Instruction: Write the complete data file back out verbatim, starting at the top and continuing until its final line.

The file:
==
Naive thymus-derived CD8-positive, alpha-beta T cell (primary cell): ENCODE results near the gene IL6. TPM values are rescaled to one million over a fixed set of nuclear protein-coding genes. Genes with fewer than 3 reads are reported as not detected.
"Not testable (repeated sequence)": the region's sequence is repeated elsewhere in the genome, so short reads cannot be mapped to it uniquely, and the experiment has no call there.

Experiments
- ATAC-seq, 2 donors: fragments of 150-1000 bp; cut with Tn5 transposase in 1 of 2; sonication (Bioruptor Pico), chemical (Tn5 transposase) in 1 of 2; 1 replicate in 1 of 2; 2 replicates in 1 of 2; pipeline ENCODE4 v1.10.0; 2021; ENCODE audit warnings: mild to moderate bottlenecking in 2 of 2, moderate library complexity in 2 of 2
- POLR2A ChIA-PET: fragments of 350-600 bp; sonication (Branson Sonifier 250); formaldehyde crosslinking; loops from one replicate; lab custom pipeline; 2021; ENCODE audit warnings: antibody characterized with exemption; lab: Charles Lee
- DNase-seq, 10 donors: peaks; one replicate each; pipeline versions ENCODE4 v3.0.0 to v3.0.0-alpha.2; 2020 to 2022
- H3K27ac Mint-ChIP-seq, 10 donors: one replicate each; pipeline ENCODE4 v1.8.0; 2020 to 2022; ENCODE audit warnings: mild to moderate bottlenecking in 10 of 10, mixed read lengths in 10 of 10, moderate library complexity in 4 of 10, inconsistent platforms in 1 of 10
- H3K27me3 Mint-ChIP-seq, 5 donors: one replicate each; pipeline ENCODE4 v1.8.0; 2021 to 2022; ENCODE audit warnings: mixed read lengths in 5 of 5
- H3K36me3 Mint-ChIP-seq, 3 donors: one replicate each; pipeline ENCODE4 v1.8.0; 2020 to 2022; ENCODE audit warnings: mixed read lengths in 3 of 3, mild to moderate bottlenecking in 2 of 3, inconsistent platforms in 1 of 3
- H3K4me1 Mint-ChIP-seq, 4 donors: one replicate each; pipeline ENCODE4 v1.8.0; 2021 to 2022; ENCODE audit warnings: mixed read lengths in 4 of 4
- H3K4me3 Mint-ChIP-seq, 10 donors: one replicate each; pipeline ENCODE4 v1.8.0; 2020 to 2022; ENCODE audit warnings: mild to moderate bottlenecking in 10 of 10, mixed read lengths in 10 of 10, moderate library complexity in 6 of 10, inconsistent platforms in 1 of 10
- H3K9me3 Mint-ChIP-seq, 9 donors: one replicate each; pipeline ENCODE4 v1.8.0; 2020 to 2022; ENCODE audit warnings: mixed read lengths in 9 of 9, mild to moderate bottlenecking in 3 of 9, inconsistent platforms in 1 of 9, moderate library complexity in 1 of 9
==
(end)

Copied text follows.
Naive thymus-derived CD8-positive, alpha-beta T cell (primary cell): ENCODE results near the gene IL6. TPM values are rescaled to one million over a fixed set of nuclear protein-coding genes. Genes with fewer than 3 reads are reported as not detected.
"Not testable (repeated sequence)": the region's sequence is repeated elsewhere in the genome, so short reads cannot be mapped to it uniquely, and the experiment has no call there.

Experiments
- ATAC-seq, 2 donors: fragments of 150-1000 bp; cut with Tn5 transposase in 1 of 2; sonication (Bioruptor Pico), chemical (Tn5 transposase) in 1 of 2; 1 replicate in 1 of 2; 2 replicates in 1 of 2; pipeline ENCODE4 v1.10.0; 2021; ENCODE audit warnings: mild to moderate bottlenecking in 2 of 2, moderate library complexity in 2 of 2
- POLR2A ChIA-PET: fragments of 350-600 bp; sonication (Branson Sonifier 250); formaldehyde crosslinking; loops from one replicate; lab custom pipeline; 2021; ENCODE audit warnings: antibody characterized with exemption; lab: Charles Lee
- DNase-seq, 10 donors: peaks; one replicate each; pipeline versions ENCODE4 v3.0.0 to v3.0.0-alpha.2; 2020 to 2022
- H3K27ac Mint-ChIP-seq, 10 donors: one replicate each; pipeline ENCODE4 v1.8.0; 2020 to 2022; ENCODE audit warnings: mild to moderate bottlenecking in 10 of 10, mixed read lengths in 10 of 10, moderate library complexity in 4 of 10, inconsistent platforms in 1 of 10
- H3K27me3 Mint-ChIP-seq, 5 donors: one replicate each; pipeline ENCODE4 v1.8.0; 2021 to 2022; ENCODE audit warnings: mixed read lengths in 5 of 5
- H3K36me3 Mint-ChIP-seq, 3 donors: one replicate each; pipeline ENCODE4 v1.8.0; 2020 to 2022; ENCODE audit warnings: mixed read lengths in 3 of 3, mild to moderate bottlenecking in 2 of 3, inconsistent platforms in 1 of 3
- H3K4me1 Mint-ChIP-seq, 4 donors: one replicate each; pipeline ENCODE4 v1.8.0; 2021 to 2022; ENCODE audit warnings: mixed read lengths in 4 of 4
- H3K4me3 Mint-ChIP-seq, 10 donors: one replicate each; pipeline ENCODE4 v1.8.0; 2020 to 2022; ENCODE audit warnings: mild to moderate bottlenecking in 10 of 10, mixed read lengths in 10 of 10, moderate library complexity in 6 of 10, inconsistent platforms in 1 of 10
- H3K9me3 Mint-ChIP-seq, 9 donors: one replicate each; pipeline ENCODE4 v1.8.0; 2020 to 2022; ENCODE audit warnings: mixed read lengths in 9 of 9, mild to moderate bottlenecking in 3 of 9, inconsistent platforms in 1 of 9, moderate library complexity in 1 of 9